In southern France during the summer, dentists have been known to close up shop during food festivals featuring aioli. Aioli (ay OH lee) is homemade garlic mayonnaise, and French cooks are not shy in the garlic department. (What’s a dentist to do?) Moreover, the French slather aioli on just about every easy summertime dish from crunchy vegetables to grilled fish.
Of course, dentists aren’t the only professional “casualties.” Winemakers are worried too because raw garlic has a stridency and pungency that can make the accompanying wine taste bitter or hollow. Worst of all, garlic today is not your grandmother’s garlic. It’s bred to be even more powerful. So: say goodbye to a slew of good wines? Not quite.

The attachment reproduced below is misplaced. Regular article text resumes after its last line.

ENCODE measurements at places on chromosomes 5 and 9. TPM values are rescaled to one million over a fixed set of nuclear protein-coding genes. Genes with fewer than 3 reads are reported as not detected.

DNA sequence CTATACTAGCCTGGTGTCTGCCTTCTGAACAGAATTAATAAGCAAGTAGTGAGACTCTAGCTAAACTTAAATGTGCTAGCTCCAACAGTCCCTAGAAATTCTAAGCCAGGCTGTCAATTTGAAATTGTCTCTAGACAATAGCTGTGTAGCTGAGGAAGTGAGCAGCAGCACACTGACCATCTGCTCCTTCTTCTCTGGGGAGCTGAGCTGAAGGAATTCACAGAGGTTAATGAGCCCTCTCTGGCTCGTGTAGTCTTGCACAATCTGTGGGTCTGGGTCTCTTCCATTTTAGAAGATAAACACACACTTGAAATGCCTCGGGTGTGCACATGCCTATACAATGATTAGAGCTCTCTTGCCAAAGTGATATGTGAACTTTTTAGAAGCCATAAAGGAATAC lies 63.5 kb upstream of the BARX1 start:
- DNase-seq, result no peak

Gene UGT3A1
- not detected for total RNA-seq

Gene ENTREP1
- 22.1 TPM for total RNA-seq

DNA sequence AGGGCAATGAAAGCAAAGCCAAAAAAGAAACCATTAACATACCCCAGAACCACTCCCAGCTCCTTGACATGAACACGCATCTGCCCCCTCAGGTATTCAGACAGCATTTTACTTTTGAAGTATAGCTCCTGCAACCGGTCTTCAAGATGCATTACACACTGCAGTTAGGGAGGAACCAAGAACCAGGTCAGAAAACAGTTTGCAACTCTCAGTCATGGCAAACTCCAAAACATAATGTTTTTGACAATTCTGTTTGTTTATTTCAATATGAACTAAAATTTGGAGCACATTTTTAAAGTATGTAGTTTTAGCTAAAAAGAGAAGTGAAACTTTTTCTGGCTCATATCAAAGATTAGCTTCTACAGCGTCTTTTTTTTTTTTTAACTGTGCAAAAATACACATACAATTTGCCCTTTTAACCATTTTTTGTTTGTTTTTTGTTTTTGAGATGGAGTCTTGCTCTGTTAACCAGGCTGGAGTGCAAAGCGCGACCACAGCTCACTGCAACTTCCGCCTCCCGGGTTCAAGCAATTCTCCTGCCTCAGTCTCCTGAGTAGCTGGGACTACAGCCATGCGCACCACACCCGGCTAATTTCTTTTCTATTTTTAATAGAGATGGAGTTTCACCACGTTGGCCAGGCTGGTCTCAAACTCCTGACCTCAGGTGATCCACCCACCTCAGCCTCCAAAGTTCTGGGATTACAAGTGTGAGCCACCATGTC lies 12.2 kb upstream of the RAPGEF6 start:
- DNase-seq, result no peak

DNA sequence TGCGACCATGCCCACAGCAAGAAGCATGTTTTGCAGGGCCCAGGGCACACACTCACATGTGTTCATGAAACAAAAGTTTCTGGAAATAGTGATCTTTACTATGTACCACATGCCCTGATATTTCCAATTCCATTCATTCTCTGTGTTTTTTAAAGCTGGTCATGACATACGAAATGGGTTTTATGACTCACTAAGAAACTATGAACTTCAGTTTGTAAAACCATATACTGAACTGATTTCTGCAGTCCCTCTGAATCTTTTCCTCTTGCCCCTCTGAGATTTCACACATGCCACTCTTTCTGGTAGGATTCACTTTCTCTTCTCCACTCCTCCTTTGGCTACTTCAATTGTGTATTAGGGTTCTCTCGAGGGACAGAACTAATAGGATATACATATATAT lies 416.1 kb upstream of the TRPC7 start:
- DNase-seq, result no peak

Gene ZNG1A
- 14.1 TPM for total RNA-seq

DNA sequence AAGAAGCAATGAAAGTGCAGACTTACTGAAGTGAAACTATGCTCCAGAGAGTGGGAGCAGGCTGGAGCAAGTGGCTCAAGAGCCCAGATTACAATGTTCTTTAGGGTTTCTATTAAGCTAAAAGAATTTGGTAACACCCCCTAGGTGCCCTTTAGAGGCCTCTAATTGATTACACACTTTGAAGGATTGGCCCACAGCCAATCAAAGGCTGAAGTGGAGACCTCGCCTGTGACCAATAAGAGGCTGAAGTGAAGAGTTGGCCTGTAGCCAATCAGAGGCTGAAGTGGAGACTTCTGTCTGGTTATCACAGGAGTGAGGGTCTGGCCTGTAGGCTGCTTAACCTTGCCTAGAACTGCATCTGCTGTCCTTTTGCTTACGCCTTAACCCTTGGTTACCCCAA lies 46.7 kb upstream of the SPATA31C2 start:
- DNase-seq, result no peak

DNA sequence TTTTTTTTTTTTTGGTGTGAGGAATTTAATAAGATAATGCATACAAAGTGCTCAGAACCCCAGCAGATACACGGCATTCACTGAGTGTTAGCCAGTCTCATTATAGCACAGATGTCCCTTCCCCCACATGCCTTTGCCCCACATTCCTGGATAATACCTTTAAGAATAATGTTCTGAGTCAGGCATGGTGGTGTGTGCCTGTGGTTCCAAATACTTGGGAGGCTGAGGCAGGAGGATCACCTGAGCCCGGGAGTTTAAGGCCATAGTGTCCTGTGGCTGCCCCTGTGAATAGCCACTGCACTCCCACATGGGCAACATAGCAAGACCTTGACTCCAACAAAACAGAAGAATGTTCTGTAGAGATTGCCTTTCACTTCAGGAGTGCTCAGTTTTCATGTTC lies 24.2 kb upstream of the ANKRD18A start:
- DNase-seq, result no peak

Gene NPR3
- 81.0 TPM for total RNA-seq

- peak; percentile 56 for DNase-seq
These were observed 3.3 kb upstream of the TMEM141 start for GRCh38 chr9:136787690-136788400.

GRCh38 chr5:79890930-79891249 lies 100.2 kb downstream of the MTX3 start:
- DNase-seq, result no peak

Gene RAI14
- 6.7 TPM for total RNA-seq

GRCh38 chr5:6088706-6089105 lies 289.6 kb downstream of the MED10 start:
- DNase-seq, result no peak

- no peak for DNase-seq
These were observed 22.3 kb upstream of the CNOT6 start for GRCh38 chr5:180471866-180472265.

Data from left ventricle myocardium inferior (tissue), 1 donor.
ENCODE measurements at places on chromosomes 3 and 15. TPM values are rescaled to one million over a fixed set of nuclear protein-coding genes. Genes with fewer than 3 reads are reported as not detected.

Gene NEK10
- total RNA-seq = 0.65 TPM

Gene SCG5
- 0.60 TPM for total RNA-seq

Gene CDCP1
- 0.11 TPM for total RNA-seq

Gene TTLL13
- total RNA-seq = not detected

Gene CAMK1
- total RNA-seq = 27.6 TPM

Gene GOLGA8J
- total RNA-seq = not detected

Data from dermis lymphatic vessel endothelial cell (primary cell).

The French have two simple ways of taming the aggressiveness of garlic (thereby keeping dentists and winemakers fully employed and happy). First, the French create a rounder, softer, more mellow garlic flavor by poaching the garlic before they use it in a recipe. Poaching garlic is as simple as dropping the cloves (skins still on) in boiling water for a minute. Not only will the skins slip off far more easily, but the flavor of the garlic will be infinitely more wine friendly. Second, they serve garlicky dishes with bold dry rosé wines. The fruitiness of rosé, plus a rosé’s crisp acidity, act as a cushion and counterbalance to the punch of even the most garlicky dish.
Give it a try and see for yourself. Here’s a simple aioli recipe and we love these two dry roses--one still; one sparkling--which are great all summer long (garlic or not): OJAI Rosé from California and GRUET Sparkling Rosé from New Mexico.
Do you have a favorite garlic-friendly wine? Tell us below!
Photo Credit: VinhosdeProvence